One of every four people I work with at Confer Plastics are what you might call New Americans. Of them, most are from Myanmar, the country formerly known as Burma.
They came to America by either relocation from refugee camps (having been forced from their homeland) or under their own accord (to escape persecution). They were victims of ongoing civil wars, all of which were along social and religious divisions. The horrors they saw or experienced were overwhelming, especially given that much of it occurred at the hands of the very military that was, in theory, supposed to protect them. They suffered through slavery, child labor and human trafficking of women and children alike. They saw their villages burned and family members defiled and murdered.
If they were able to escape such horrors or were driven out they were often placed in refugee camps in India, Thailand and Malaysia. Those camps were surrounded by barbed wire, food was not in abundance and housing was, at best, nothing more than skinny planks or pallets cobbled together.
After spending years in such camps, the United Nations and United States would relocate them. Common destinations were Des Moines, Indianapolis, and Buffalo. Erie County became home to 9,000 Burmese refugees.
All of them wanted to leave their frightening, scarring past behind and start life anew. They went from Hell to Heaven – it’s a blessing that they could go from one of the worst nations on the planet to the best.
And, it’s a blessing that we have them here.
My Burmese teammates, currently numbering around three dozen, are exceptional people. Very hard working. Unyieldingly respectful and loving. I consider myself lucky that we can work together…they to better us, we to better their circumstances.
They are living the American Dream with passion, working hard to do as many of us born here are – they’re growing their families, putting roofs over their heads and food in their bellies, planning for college and retirement, making investments, going on vacations and contributing to our economy and communities.
They have freedom.
They value it.
They use it.
They’re great Americans for that.
Their friends and family, facing atrocities back in Myanmar, would do and be the same.
But, might never know that…at least during the rest of this Presidency.
President Trump recently announced a ban on 6 more countries. Myanmar is among the additions, the latest in a long line of so called “travel bans” that now includes 13 countries.
While visas will still be given to Burmese travelling here for a temporary stay (tourism, business, medical treatment) and Burmese refugees will still be allowed to come here, all other forms of immigration will be suspended, be it through lotteries or visas that could lead to citizenship, including visas for spouses and certain family members.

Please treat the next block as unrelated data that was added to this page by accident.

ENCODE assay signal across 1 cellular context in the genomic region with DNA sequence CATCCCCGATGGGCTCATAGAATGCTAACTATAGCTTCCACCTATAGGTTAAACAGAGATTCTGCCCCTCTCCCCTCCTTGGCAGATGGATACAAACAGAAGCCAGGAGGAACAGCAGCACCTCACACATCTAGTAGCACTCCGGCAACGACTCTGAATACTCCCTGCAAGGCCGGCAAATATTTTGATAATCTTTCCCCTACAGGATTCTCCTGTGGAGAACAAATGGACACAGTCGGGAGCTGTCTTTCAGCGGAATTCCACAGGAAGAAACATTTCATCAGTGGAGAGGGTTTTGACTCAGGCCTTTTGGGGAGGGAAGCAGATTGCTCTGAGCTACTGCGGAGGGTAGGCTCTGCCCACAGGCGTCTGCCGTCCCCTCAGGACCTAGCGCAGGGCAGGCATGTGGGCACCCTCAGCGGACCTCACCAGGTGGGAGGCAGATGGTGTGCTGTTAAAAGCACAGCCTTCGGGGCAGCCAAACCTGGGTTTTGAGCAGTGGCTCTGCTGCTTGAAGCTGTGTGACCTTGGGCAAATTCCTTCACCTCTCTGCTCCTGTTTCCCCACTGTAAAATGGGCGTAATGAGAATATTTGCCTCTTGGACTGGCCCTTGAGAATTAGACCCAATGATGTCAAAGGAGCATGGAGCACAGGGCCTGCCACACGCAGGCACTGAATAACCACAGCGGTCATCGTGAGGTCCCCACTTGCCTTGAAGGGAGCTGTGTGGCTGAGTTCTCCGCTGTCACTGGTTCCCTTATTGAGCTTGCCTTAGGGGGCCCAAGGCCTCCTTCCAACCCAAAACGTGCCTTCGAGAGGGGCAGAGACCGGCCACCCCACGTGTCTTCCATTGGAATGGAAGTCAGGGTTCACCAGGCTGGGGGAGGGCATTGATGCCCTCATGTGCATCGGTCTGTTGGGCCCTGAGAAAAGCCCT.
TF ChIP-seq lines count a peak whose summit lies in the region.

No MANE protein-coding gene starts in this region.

So, while it’s not a full-out ban because refugees are still given the chance to settle, there are many issues to consider.
One, Trump cut down on refugee resettlements to only 18,000 for 2020. His previous ceiling was 30,000 and this marks the third time he has made a cut. Refugee allowances will be at their lowest since 1980 when the modern refugee program began. Fewer people will be able to escape encampment to find a better life.
Two, by negating immigration and making refugee access the only in, we are delaying or preventing people who could escape the horrors in Myanmar from coming here. We’re basically saying “experience the evil, go to a crummy camp, then we’ll let you in.”
Three, by preventing family members who could leave the destruction in Myanmar from finally being reunited with their family here who had been driven out years ago, we only extend the misery and heartbreak that has become the norm in their lives.
Lastly, this plays to the narrative of Trump’s opponents (and, as matter of fact, his own narrative from the campaign trail) that he’s closing off our borders to Muslims. Everything was fine when most of the Burmese immigrants were like most of my Burmese coworkers – Karen Christians. Now that the immigrants are predominantly Rohingya Muslims (who are faced with mass exodus, genocide and ethnic cleansing) the doors are closed. It’s not coincidental.
We as a nation need to be better in all these matters and allow the Burmese and other people in harm’s way to come here as immigrants. In many cases, that’s why the predecessors of a good many of this paper’s readers came here. America is a destination for hope for a reason; we have something pretty special here.
Yes, immigration should have controls and limits -- we don’t want a free-for-all, open borders or illegal immigration -- but we shouldn’t get to the point that we turn the spigot so much that we’ve basically stopped the flow of good people in serious need from coming into this country to make their lives – and ours -- better.
From the 10 February 2020 Greater Niagara Newspapers and Batavia Daily News